According to Indian law, illegal immigrants are not refugees. Since India is not a signatory to the 1951 Refugee Convention, the United Nations principle of non-refoulement and impediment to expulsion does not apply in India. Illegal immigrants can be denied impediment to expulsion if they do not fall within the host country’s legal definition of a lawful refugee.
There is no national law on refugees at present. Only Standard Operating Procedures are issued by the Ministry of Home Affairs to deal with foreign nationals in India, who claim to be refugees.
Foreigner’s Act 1946
- It confers wide powers to deal with all foreigners. Apart from defining a foreigner as a person who is not a citizen of India, it empowered the government to make provisions for prohibiting, regulating or restricting the entry of foreigners into India.
- It also restricted the rights enjoyed by foreigners in terms of their stay in the country if any such orders are passed by the authority. The Act empowered the government to take such steps as are necessary, including the use of force for securing compliance with such directions.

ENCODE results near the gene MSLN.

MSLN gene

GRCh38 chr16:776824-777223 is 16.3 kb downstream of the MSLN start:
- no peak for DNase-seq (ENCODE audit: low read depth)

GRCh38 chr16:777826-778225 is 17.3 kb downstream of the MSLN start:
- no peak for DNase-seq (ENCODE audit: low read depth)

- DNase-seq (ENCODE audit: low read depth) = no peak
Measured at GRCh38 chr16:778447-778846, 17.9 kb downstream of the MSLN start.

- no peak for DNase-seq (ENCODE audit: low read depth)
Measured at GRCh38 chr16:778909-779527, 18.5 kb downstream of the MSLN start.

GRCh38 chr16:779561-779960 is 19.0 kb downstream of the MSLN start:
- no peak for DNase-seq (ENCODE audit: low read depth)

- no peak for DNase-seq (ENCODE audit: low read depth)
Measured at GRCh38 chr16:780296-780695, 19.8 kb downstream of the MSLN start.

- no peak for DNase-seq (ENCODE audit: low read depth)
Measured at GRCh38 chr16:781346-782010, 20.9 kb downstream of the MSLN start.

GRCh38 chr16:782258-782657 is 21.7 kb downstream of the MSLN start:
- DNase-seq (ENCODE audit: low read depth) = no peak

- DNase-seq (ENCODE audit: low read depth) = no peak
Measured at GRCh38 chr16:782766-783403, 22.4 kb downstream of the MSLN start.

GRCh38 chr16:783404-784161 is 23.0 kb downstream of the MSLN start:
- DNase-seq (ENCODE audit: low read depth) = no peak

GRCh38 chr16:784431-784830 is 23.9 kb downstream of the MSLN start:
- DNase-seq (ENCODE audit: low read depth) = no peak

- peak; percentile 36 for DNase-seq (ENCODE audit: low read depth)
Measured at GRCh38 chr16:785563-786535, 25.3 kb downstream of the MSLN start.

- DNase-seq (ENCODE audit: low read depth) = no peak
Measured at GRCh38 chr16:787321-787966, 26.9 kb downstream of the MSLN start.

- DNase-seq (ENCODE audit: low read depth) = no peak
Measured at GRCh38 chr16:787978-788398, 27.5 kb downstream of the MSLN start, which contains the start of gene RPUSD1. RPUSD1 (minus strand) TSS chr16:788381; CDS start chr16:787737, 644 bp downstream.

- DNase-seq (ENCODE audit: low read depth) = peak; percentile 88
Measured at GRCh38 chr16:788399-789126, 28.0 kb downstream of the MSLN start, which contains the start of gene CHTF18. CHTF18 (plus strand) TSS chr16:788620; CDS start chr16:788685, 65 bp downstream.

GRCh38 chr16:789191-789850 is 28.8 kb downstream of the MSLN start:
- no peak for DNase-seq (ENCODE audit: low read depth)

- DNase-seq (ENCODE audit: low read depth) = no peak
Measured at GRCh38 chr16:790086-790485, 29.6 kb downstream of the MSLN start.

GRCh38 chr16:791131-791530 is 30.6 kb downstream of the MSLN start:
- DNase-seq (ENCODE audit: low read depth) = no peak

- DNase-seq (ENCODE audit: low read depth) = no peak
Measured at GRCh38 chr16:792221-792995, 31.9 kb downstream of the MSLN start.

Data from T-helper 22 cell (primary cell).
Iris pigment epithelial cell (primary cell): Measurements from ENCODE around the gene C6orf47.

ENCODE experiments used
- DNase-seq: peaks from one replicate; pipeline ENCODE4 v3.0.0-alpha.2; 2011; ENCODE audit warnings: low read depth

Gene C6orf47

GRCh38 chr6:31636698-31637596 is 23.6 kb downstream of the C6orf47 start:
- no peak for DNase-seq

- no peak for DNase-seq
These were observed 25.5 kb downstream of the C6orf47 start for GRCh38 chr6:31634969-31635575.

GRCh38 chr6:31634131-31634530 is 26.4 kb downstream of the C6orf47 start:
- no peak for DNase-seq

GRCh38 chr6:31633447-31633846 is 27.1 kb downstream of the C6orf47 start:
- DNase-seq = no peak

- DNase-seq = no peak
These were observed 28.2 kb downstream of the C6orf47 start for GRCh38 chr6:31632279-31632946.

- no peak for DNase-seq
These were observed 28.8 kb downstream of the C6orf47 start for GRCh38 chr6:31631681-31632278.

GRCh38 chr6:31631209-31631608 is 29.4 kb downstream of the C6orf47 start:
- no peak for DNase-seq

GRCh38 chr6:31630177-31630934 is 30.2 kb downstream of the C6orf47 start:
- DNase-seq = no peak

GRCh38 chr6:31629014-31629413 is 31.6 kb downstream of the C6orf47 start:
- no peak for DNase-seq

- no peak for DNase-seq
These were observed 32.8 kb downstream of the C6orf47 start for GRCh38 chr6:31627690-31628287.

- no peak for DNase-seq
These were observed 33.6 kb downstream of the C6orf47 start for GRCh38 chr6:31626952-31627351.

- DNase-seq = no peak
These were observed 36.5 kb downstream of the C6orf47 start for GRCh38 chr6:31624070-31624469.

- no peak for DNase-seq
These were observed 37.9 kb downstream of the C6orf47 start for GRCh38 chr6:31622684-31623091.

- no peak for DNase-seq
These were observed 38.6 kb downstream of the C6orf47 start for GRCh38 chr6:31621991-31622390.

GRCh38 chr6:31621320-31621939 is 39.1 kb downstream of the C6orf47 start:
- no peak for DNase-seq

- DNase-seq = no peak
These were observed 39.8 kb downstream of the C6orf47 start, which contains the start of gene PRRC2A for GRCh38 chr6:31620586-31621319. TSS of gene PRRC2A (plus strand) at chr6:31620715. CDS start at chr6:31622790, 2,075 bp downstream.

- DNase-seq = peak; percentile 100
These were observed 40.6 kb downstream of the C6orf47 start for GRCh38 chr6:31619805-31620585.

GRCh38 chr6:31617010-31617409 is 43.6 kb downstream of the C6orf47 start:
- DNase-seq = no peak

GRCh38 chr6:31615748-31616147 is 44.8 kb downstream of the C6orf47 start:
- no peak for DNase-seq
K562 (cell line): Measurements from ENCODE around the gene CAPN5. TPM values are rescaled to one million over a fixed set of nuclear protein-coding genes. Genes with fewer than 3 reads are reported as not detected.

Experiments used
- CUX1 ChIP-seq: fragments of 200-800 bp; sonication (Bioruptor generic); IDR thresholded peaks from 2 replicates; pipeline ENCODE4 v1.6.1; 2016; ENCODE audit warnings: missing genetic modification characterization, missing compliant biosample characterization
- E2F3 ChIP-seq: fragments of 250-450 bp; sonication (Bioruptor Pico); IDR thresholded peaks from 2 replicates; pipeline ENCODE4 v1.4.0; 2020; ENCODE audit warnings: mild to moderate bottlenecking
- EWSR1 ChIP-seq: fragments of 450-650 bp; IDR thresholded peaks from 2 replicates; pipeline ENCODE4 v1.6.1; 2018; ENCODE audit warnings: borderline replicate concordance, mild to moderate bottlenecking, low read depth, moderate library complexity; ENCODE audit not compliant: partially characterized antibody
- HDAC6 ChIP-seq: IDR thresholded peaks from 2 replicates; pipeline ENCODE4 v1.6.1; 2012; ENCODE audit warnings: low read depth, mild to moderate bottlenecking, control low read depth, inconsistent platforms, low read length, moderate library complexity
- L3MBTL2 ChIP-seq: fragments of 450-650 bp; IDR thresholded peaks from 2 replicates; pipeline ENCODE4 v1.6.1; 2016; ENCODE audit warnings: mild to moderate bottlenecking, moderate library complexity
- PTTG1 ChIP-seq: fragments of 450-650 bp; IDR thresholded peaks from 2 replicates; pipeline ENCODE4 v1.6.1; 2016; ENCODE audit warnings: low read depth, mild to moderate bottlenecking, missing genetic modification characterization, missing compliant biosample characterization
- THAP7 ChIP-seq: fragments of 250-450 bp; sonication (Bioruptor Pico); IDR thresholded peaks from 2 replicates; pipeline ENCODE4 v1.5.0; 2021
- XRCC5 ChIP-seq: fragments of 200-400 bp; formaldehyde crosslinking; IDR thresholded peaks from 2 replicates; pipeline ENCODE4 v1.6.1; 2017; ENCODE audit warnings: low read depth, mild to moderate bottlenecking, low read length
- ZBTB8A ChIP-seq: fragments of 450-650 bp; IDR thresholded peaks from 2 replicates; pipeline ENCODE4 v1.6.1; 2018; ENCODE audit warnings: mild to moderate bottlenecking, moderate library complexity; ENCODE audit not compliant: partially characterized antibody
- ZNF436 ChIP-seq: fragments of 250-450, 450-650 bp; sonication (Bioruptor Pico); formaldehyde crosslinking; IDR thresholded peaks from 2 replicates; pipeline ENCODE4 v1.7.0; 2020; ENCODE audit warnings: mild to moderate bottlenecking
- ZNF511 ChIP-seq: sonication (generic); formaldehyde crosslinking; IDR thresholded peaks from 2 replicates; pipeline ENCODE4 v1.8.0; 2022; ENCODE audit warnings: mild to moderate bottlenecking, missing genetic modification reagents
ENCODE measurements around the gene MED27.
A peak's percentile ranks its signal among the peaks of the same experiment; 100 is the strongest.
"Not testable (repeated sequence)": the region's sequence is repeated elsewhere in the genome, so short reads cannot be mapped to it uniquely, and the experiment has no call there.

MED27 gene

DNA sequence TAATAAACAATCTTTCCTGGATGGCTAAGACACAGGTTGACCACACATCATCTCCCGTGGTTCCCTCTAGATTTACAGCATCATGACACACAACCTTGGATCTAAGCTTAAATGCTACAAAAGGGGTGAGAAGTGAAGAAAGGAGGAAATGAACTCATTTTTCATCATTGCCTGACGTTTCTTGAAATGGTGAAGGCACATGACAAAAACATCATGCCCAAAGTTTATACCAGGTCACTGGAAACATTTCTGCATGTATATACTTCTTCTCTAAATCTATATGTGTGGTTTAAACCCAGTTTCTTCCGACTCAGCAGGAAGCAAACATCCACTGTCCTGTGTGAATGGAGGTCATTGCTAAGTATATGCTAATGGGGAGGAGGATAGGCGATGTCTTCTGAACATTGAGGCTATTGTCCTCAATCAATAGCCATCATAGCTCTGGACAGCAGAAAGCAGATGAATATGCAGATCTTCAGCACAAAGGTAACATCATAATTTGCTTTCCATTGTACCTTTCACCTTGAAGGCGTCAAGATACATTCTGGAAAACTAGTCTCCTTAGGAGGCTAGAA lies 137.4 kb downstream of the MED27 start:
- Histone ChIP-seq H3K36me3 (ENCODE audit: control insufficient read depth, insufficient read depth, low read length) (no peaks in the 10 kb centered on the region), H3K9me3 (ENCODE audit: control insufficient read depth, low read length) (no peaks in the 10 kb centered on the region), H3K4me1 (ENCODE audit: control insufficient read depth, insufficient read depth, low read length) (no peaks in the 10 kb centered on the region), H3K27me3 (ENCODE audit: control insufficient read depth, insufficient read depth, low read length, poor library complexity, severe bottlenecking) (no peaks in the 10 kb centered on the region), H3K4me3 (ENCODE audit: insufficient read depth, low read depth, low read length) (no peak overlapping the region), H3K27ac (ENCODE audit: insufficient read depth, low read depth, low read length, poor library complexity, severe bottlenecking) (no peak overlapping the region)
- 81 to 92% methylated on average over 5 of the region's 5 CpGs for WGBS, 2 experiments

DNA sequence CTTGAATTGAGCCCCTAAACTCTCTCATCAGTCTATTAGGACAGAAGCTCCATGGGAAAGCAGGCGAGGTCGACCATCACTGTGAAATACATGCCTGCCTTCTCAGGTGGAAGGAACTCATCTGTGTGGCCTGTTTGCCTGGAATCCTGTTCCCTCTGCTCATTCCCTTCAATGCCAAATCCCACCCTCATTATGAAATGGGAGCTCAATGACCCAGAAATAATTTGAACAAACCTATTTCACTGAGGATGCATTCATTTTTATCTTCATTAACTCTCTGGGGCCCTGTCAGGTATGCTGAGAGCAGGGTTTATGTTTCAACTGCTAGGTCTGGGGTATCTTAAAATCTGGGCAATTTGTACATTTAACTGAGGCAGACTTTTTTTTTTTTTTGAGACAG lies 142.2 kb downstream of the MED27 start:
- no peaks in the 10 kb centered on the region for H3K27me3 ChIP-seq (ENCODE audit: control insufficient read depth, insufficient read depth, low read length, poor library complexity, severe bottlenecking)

- The most important provision of the 1946 law, which is still applicable in all States and UTs, was that the burden of proof lies with the person, and not with the authorities. This has been upheld by a Constitution Bench of the Supreme Court.
Foreigner Tribunals Order
- The tribunal has the authority to decide whether a person is a foreigner within the ambit of the Foreigners Act, 1946. The tribunal, which has powers similar to those of a civil court, gives reasonable opportunity to the person alleged to be a foreigner to produce evidence in support of his case, before passing its order.
- District magistrates in all States and UTs can set up tribunals to decide whether a person staying illegally in India is a foreigner or not